Screw Lou Reed


Credit: LimeFridays

lulu-coverSomeone asked me the other day how the critics have received the Metallica/Lou Reed collaboration/monstrosity known as LULU. Not really following this and having not covered the album myself, I had to answer, “I’m not sure, but I doubt it’s been placed on a pedestal of accomplishment.” I then proceeded to Google it and I came across an article that wasn’t as much shocking as it was laughable, but, in the end, it just pissed me off (which it shouldn’t, because I don’t care).

Basically, Lou Reed said that he doesn’t care what the critics say about LULU (that’s fair, and now I’m thinking I’ve been challenged) and that he writes for himself, which is to say that he doesn’t write for the critics (again, fair) and, I’ll assume, not for his fans either (not fair):

“I never wrote for [the critics] then, I don’t write for them now. I have no interest in what they have to say about anything. I’m interested in whether I like it. I write for me.”


If it were true that he didn’t care what the critics said of his work, on LULU or in general, he wouldn’t be aware of any negative reactions, he’d just know if there was a good picture alongside the article. A person who doesn’t care doesn’t have such intense reactions fueled with so much anger. Lou Reed is being reactionary, which is probably not an entirely bad thing, despite his coming off like a jackass (but so is his reputation); his comments and temperament are causing people to continue to talk about LULU beyond its life expectancy.

If Lou Reed were truly writing for himself, he and Metallica wouldn’t have released LULU. They would have recorded it, had a listening party, and then locked it up… until it was time to release an overpriced box set of rare and unreleased material and have critics praise it as a work of genius wondering why the two forces didn’t release it after its completion.


Another incendiary and insulting comment from Lou Reed includes, “This is for people who are literate.” I guess since he writes for himself he can consider his work high-art, and while I do respect him as a “poet,” I also know that he’ll never be included in any literary canon. Maybe he didn’t do LULU for record sales, but he’s certainly not helping them move off the shelf, and for that, if I were in charge at Vertigo (that’s the label), I’d be a little pissed off at the dude.

While Lou Reed might be taking the criticism personally, and he has a right to since no one works that hard to be told that his efforts are worth shit, he has to realize that critics and the general public are viewing LULU as a Metallica project and being harsh because Metallica is taking risks when they should be playing it safe.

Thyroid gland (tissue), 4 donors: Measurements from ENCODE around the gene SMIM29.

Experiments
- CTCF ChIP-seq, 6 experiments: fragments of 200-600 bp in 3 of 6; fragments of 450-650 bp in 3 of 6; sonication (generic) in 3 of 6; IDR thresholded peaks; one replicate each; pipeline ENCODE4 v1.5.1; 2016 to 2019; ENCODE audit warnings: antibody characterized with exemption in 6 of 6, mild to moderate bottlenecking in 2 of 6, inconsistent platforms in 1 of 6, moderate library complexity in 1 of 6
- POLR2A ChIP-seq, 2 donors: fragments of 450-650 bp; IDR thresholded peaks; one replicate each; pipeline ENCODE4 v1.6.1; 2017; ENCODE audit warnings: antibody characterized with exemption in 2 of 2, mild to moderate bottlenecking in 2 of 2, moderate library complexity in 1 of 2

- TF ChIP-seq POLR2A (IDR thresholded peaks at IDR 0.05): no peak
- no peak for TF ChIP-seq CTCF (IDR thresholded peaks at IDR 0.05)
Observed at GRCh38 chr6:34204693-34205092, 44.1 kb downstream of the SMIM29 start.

Dude, it’s just music. Get over yourself. While you might be more literate than many journalists, you’ll be dead soon, and we’ll still be criticizing you.

Rock Hard!

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Have Your Say Leave A Comment

  • casual reader

    Just heard of his death and did a google search on Lou Reed and.found this article. Now, in reading it, I wonder what the author would think in reading the last two sentences. Who knew?

    • Evil Argento here — author of the above. Man, LULU feels like a distant memory. Hard to believe it was roughly two years ago. Well, I certainly wish no ill upon any man, and find it a sad day indeed. I don’t think there was anything dark or ominous in what I said… I guess the dead part was harsh, but it’s a fact that Reed’s work will continue to be criticized posthumously. Seriously, it’s rare to have a career as long as he had and not be good at it or do something right, and when you, as an artist, put your work out there, you have to expect criticism. RIP

  • Steve bridgeman

    I’m not sure what qualifies you to question Lou Reed’s creative motivation but one thing is for sure, if you’re more interested in how many units artists are shifting then I suggest you tune into X factor. Lou Reed may be dead now but people will remember his contribution to the world of music and art and not yours.

    • To that end, what qualifies anyone to question someone’s creative motivation Everything is about a larger discussion, and I’m sure you’ve read some glowing stuff about Lou Reed, and the sum of all you’ve read and what you’ve thought on your own equates to your opinion. I don’t care about how many albums an artist sells in the sense that you mean, but I do care because it validates their work and hopefully means more from them. Granted, neither Reed nor Metallica need validation at this point in their careers. And to address your final point: I certainly hope people will remember Reed’s contribution to music more than mine — it’d be an ass-backward world if they didn’t.